The food stamp cuts are larger than any other GOP-proposed cuts in the past.

Wikimedia Commons

Proposed Trump Budget Slashes One-Quarter of Food Stamp Funds

The proposed federal budget that has been in the works since March would shrink funding for food stamps by $193 billion
The food stamp cuts are larger than any other GOP-proposed cuts in the past.

Wikimedia Commons

The food stamp cuts are larger than any other GOP-proposed cuts in the past.

The Trump budget may be a long way from becoming a reality, but already the president has received harsh criticism for his proposed slashing of social programs, including Meals on Wheels, Medicaid, federal employee pensions, and farm subsidies. The latest portion of the proposed budget that has many Americans reeling is the $193 billion that would be cut from the federal food stamp program, or about one-quarter of the program’s entire budget.

These proposed budget cuts far surpass any previous Republican attempts to slash food stamps from the federal ledger and have critics on both sides of the aisle:

“We think it’s wrongheaded,” Rep. Mike Conaway (R-Texas), chairman of the House Agriculture Committee, told the Associated Press when asked about looming cuts to farm programs. “Production agriculture is in the worst slump since the Depression — 50 percent drop in the net income for producers. They need this safety net.”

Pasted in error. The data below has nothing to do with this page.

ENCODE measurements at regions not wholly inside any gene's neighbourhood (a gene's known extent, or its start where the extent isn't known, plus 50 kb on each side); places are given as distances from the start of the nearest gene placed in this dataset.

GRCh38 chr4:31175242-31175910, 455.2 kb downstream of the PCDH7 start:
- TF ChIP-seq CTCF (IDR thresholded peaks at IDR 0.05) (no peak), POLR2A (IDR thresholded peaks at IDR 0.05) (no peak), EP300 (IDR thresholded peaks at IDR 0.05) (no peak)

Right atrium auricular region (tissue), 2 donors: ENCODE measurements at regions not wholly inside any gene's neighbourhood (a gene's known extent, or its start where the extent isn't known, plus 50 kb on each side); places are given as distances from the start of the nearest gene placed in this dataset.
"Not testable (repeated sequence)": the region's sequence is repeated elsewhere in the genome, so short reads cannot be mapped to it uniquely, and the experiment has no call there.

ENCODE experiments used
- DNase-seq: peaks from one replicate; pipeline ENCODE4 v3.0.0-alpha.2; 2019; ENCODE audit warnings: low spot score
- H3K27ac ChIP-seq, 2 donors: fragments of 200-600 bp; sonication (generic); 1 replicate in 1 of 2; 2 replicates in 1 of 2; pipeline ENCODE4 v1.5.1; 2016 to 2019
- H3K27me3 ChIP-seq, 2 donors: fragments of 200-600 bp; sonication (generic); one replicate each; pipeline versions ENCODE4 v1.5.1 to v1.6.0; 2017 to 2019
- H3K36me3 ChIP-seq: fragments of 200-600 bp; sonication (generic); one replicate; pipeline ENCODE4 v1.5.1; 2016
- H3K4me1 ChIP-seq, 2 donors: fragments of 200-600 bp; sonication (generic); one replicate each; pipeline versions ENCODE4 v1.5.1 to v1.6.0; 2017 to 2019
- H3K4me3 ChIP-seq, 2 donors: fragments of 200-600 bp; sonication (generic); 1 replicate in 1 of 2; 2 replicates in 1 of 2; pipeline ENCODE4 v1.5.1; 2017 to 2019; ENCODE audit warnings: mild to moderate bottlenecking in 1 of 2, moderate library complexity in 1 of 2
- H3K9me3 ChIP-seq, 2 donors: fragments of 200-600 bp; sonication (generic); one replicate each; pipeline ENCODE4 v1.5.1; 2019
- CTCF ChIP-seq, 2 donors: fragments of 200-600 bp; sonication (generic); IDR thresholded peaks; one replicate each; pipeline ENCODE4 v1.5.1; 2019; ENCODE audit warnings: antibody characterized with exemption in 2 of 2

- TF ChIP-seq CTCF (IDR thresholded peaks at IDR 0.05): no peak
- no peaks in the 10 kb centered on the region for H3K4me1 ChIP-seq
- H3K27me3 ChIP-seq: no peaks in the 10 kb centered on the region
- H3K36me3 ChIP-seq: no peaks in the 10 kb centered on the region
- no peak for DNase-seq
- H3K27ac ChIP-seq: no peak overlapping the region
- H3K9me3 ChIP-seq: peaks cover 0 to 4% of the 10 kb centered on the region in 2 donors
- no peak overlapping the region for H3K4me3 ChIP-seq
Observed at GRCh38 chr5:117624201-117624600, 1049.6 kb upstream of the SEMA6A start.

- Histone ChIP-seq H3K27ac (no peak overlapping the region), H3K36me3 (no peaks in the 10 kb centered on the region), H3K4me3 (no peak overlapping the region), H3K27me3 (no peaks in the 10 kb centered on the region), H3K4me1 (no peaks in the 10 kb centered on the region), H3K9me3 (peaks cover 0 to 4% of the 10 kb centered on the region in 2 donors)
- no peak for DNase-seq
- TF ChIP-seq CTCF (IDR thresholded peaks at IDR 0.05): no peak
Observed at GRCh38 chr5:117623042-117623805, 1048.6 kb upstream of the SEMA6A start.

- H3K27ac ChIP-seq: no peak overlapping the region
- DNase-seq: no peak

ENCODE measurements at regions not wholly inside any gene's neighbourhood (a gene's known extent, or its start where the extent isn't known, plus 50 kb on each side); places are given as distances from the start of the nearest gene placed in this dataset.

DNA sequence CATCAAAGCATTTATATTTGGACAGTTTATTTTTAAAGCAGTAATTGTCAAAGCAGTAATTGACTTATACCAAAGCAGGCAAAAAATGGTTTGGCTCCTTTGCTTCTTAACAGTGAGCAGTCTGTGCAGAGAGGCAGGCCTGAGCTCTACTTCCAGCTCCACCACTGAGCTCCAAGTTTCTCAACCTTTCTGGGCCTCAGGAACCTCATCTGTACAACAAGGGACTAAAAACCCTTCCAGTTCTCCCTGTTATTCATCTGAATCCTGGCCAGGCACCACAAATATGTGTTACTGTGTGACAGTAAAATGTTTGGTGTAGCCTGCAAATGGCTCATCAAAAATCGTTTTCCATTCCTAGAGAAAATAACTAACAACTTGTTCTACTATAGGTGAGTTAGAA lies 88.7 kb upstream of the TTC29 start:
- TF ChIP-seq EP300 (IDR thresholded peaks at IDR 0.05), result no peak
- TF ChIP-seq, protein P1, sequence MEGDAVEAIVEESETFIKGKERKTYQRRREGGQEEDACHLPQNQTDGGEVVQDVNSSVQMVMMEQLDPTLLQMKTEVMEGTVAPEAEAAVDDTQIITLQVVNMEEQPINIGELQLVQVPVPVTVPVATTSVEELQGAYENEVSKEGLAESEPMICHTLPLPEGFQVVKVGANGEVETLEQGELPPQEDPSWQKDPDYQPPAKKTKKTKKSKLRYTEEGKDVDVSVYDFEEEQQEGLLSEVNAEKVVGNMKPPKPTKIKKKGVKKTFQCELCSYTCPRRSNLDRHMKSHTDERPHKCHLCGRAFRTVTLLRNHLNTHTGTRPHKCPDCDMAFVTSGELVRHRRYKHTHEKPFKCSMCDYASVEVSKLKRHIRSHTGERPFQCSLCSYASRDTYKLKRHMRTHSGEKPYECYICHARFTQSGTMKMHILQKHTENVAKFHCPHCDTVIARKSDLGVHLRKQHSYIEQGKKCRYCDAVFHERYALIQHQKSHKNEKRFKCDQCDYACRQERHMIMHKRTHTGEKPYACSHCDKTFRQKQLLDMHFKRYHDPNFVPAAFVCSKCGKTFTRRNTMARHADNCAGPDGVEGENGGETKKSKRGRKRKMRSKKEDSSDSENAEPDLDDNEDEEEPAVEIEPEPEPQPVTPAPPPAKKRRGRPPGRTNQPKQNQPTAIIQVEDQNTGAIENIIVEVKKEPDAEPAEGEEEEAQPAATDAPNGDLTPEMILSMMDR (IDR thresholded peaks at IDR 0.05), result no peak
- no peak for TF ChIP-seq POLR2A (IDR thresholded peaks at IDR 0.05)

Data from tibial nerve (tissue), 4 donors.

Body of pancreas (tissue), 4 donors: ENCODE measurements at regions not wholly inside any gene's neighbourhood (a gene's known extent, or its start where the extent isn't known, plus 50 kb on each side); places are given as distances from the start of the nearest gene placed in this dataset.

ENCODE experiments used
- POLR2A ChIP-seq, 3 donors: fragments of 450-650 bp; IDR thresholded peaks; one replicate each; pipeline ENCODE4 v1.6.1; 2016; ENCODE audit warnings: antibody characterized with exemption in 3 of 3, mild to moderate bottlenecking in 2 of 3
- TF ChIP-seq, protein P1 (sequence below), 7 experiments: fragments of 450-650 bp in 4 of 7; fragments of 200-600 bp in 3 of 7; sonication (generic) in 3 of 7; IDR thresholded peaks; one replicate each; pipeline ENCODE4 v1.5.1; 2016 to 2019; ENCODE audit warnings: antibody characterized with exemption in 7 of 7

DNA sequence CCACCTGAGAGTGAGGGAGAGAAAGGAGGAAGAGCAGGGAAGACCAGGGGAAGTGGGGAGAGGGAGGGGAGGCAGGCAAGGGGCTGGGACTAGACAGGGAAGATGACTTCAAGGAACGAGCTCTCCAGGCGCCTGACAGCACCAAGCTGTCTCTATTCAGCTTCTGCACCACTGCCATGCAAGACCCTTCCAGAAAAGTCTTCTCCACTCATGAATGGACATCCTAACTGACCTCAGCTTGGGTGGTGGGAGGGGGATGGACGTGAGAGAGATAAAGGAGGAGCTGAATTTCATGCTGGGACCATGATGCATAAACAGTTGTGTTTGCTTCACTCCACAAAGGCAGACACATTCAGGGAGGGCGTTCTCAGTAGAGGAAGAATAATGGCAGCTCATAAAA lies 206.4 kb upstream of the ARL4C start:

The plan to completely overhaul the federal food stamps program has been in the works since Trump won the presidential election in November. In December, House Republicans released a two-year review of the program, which has roughly doubled its level of federal funding over the past eight years.

The Supplemental Nutrition Assistance Program currently serves about 43.6 million people, and with such a huge proposed cut to federal funds, the requirements for receiving federal assistance would be significantly raised. Eligibility would be cut back and work requirements would be increased to shoulder the burden of a smaller budget.

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A full budget submission by the current administration to Congress is overdue, and until that happens, the budget cuts remain stuck in the proposal stage.